Commented Apr 26, 2016 at 15:32
  • $\begingroup$ I'm not sure how "different" got in there, I suspect it may be a translation issue or something similar. I suppose the BCRs are "different" in that they're different individual molecules, perhaps what the OP meant to say. I don't know... :) $\endgroup$
    – MattDMo
    Commented Apr 26, 2016 at 16:57
  • $\begingroup$ @MattDMo true that! :D Maybe that's what different meant!! I have edited the answer, but anyway could you pls paste a reference regarding the 250000. Like, the number of receptors expressed on the cell. $\endgroup$
    – Polisetty
    Commented Apr 26, 2016 at 17:05

Statement 1 is true. Statement 2 is false.

My explanation is from the perspective of immune cell development:

The antibody-producing B cells are called plasma B cells. Plasma B cells are differentiated from a single naïve B cell (undifferentiated B cell). The naïve B cell have all the cell structure. However, naïve B cell can also be differentiated into memory B cells. When one single B cells receives differentiation signals from a T helper cell and differentiate into a plasma B cell, it grows bigger and starts proliferation. Thus you end up with many plasma B cells all coming from the same very first plasma B cell differentiated of this type. So one type of plasma B cells MUST present the SAME type of receptors on their surfaces.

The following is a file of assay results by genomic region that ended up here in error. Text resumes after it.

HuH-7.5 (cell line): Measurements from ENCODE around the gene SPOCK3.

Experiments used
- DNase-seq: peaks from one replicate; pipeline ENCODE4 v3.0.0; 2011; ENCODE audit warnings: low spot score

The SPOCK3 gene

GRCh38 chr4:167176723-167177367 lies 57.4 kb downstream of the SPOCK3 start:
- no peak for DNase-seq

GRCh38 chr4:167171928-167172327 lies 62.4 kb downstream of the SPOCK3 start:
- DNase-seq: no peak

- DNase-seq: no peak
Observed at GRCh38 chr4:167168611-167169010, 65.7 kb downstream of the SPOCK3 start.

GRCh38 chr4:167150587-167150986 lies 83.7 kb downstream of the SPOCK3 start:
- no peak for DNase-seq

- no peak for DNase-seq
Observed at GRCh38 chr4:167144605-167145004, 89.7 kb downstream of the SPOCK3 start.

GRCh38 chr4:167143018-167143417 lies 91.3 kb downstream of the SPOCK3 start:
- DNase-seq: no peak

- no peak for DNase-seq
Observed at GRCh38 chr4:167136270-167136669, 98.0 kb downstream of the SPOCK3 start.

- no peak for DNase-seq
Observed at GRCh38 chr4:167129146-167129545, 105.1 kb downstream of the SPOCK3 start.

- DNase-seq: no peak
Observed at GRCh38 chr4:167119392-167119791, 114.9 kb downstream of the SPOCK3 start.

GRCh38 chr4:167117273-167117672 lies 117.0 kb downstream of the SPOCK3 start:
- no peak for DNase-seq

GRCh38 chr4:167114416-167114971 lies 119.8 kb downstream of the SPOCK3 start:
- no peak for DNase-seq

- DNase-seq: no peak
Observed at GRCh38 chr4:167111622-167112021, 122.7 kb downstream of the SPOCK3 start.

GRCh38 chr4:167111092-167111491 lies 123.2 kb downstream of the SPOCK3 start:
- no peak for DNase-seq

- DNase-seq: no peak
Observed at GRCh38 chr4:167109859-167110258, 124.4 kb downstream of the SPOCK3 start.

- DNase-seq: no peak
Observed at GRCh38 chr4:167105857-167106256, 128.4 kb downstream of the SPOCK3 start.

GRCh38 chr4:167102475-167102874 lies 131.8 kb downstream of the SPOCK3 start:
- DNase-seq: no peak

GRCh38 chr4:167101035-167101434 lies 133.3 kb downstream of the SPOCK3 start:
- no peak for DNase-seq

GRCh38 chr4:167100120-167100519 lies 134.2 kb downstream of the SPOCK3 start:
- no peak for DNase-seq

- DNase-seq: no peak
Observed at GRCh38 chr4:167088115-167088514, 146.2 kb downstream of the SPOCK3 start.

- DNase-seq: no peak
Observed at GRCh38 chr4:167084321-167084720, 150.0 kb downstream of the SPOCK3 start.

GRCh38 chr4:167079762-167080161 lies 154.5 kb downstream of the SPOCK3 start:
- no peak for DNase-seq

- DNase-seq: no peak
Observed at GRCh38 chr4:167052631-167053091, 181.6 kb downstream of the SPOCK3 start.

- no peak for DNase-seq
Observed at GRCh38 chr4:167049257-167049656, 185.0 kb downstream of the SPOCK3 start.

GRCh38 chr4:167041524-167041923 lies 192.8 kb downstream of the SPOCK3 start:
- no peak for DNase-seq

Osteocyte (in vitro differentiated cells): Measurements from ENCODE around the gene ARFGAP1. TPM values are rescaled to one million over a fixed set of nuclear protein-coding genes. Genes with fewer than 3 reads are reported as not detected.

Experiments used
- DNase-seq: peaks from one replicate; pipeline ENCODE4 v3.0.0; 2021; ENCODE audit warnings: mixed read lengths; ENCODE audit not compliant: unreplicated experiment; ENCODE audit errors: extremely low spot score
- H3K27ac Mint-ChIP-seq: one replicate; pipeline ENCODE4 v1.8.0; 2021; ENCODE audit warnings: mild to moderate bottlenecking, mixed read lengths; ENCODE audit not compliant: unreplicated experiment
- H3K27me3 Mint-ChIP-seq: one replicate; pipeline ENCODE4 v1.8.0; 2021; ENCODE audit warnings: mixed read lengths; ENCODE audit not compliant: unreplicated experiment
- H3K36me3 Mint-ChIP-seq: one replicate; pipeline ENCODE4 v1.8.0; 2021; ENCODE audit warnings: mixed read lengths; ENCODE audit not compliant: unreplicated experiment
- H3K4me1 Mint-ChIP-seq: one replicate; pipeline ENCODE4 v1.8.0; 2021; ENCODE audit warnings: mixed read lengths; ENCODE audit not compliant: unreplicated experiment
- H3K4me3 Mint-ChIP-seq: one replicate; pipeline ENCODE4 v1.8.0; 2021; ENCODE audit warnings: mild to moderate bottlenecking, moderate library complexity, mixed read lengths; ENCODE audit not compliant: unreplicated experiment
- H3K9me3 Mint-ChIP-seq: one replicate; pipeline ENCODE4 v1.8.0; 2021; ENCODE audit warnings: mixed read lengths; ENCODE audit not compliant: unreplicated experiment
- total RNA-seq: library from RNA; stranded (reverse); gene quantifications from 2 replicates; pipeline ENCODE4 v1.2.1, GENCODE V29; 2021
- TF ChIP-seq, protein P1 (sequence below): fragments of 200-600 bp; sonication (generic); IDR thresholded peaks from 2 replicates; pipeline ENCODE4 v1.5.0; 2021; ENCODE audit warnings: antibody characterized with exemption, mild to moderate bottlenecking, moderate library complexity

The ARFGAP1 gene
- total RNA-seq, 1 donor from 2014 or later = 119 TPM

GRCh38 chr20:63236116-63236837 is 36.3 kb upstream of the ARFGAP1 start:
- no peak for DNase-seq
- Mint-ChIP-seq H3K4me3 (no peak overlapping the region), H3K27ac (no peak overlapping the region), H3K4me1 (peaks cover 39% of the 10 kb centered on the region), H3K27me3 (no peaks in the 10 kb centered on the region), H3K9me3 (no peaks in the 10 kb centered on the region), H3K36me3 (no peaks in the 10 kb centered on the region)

Primary Reference: Cellular and Molecular Immunology, 8th ED.

Statement 1 is only part true. B cells produce b cell receptors of a specific paratope, that are randomly determined during maturation. The process of V(d)j recombination, where productive rearrangements in the heavy chain and light chain genes, produces a primary CHtranscript consisting of V-D-J-Cµ-Cδ. Enzymes in the matured B cell can differentially process the H-chain transcript into VDJ-Cµ or VDJ-Cδ which confer IgM or IgD-isotype BCRs. Mind you, during recombination and rearrangement, the extra DNA is deleted that would otherwise lead to other receptor possibilities, and signals are activated that prevent any potential recombination from taking place on another chromosome. This maintains a single antigen specificity on all clones of a given B cell!

The only difference between a BCR and an antibody produced by that B cell is the presence of a C-terminal membrane anchor region. How the protein is processed is determined by what proteins are processing the primary mRNA.

B cells retain in their DNA C regions for other heavy chains, however. In the presence of certain costimulatory signals, they can class switch to a different isotype that retains the paratope of the B cell. I explain this at length here.

I want to stress here that only the paratope or antigen-binding site is maintained, and B cells can produce a number of different isotypes of BCR or secreted antibody (though class switching is generally irreversible).

Statement 2 follows that due to the above statement, a B cell cannot express 250,000 different BCRs. Rather, they express one paratope across different isotypes. While I don't have the data in front of me, 250,000 may very well refer to surface density of BCRs on a given B cell.